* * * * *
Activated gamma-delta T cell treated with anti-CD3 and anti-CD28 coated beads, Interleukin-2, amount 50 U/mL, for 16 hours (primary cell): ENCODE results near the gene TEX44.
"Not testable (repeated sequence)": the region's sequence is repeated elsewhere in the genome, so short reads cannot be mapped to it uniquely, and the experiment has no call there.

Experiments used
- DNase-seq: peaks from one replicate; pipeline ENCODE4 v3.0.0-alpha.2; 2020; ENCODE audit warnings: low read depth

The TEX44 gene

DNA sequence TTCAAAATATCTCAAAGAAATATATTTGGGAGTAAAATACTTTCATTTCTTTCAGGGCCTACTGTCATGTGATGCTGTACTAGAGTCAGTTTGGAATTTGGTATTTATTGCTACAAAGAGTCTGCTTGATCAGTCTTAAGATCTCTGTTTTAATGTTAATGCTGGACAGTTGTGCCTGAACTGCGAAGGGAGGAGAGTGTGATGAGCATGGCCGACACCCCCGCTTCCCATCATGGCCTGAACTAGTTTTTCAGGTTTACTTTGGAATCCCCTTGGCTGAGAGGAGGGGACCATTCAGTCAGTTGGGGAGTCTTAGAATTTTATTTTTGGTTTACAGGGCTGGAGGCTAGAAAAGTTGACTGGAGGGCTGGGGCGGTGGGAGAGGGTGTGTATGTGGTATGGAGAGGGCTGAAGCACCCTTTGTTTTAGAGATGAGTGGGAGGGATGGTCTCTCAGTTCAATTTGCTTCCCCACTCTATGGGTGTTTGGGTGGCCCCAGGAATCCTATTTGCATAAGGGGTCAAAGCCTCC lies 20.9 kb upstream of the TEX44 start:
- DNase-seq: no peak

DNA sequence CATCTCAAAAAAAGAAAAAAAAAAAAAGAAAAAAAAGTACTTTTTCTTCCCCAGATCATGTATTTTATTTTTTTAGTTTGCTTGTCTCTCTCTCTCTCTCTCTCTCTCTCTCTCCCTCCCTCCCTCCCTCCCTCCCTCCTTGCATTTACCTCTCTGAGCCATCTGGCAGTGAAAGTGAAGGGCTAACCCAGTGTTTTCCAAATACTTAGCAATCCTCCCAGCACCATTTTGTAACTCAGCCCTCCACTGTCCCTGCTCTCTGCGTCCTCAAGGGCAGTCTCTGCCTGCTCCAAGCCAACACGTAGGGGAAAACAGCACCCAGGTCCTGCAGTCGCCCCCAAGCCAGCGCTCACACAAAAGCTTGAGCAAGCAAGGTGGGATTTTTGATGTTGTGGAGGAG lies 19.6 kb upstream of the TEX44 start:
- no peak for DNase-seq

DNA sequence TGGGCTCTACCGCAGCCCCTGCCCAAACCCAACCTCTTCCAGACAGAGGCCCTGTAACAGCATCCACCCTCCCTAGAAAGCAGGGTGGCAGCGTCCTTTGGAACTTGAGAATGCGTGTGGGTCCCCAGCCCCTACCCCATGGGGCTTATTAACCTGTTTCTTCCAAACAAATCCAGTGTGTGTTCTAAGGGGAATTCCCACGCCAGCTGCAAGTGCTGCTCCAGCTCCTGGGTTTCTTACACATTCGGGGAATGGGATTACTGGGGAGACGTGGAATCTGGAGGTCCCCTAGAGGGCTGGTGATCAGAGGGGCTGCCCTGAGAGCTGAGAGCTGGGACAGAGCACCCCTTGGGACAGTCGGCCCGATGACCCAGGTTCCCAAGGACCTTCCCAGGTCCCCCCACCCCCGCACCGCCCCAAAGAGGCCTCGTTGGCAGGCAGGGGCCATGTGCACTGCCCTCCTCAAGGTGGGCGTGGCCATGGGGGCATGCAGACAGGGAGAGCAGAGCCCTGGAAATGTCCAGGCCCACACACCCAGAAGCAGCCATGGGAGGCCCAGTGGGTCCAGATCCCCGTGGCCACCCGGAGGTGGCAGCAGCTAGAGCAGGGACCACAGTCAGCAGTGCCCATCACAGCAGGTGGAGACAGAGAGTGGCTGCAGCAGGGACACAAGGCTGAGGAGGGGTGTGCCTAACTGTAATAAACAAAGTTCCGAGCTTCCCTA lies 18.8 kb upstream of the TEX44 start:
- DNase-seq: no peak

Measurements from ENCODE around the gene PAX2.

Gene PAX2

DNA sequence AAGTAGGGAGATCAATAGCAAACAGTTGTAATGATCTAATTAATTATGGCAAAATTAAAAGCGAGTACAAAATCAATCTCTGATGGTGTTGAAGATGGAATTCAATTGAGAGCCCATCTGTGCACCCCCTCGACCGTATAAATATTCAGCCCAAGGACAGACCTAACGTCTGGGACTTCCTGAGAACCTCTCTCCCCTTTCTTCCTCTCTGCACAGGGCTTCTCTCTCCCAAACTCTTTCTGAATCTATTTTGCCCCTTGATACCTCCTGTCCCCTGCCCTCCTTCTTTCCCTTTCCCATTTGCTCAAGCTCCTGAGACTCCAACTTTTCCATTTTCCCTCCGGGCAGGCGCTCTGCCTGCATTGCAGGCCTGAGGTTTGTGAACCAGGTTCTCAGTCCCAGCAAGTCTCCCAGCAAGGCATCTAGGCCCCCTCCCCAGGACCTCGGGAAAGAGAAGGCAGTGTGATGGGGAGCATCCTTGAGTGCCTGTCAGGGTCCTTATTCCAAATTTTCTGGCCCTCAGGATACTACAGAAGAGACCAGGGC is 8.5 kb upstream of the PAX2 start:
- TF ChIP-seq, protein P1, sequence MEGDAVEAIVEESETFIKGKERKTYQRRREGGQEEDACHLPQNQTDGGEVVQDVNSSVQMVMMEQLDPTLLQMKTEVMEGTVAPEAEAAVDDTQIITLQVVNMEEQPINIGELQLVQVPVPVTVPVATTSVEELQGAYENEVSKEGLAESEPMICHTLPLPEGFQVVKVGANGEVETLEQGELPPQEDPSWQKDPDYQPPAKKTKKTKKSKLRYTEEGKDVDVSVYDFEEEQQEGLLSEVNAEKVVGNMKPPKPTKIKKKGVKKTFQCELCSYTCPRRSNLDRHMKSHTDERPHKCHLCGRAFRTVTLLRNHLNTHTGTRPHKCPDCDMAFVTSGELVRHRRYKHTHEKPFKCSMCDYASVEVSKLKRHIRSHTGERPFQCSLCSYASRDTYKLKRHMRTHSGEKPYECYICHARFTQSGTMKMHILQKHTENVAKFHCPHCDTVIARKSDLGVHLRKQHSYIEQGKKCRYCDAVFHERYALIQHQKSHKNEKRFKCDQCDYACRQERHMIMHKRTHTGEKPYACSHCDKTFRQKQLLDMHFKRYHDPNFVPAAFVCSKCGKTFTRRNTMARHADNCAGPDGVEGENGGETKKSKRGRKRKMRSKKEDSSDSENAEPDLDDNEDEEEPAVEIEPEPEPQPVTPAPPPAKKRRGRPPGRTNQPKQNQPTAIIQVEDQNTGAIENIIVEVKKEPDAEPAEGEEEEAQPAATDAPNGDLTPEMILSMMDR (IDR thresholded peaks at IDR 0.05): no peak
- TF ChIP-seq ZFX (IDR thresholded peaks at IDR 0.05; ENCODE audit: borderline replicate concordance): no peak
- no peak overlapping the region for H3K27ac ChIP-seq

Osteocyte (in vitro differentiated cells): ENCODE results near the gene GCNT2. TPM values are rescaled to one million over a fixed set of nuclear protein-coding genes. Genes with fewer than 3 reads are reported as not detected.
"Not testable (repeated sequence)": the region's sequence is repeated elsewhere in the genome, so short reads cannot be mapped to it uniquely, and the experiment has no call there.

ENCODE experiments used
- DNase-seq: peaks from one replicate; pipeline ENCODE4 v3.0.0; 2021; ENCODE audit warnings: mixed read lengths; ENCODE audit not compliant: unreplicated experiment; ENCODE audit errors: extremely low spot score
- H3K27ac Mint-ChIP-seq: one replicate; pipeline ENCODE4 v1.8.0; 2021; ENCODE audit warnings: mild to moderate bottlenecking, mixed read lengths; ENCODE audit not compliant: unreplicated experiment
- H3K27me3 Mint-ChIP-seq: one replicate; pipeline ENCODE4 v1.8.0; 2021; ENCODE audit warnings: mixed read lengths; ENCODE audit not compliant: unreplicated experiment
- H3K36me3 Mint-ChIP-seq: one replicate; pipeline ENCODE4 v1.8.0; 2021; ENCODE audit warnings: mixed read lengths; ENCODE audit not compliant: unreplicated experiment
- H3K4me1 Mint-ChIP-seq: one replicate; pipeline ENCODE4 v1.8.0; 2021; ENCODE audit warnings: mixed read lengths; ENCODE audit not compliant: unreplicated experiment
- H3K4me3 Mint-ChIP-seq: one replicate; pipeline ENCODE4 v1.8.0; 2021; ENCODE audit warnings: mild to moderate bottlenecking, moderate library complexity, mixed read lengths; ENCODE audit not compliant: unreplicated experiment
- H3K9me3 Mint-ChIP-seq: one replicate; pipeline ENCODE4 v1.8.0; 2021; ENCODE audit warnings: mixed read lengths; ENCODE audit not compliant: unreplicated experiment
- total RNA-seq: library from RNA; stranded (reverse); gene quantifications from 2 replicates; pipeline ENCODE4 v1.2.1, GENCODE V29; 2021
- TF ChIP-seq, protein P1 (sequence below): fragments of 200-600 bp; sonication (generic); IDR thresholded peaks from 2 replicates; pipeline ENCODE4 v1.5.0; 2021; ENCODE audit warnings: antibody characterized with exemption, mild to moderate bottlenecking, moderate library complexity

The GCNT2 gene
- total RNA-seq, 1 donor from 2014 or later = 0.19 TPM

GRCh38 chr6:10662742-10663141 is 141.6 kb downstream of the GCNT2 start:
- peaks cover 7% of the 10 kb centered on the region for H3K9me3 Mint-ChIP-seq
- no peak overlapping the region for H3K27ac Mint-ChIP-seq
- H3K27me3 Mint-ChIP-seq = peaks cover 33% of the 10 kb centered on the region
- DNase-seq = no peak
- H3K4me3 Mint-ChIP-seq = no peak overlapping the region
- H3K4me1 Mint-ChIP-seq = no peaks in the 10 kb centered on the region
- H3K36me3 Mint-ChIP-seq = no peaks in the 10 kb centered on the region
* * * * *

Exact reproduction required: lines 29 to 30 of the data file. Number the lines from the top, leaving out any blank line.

- TF ChIP-seq, protein P1 (sequence below): fragments of 200-600 bp; sonication (generic); IDR thresholded peaks from 2 replicates; pipeline ENCODE4 v1.5.0; 2021; ENCODE audit warnings: antibody characterized with exemption, mild to moderate bottlenecking, moderate library complexity

The GCNT2 gene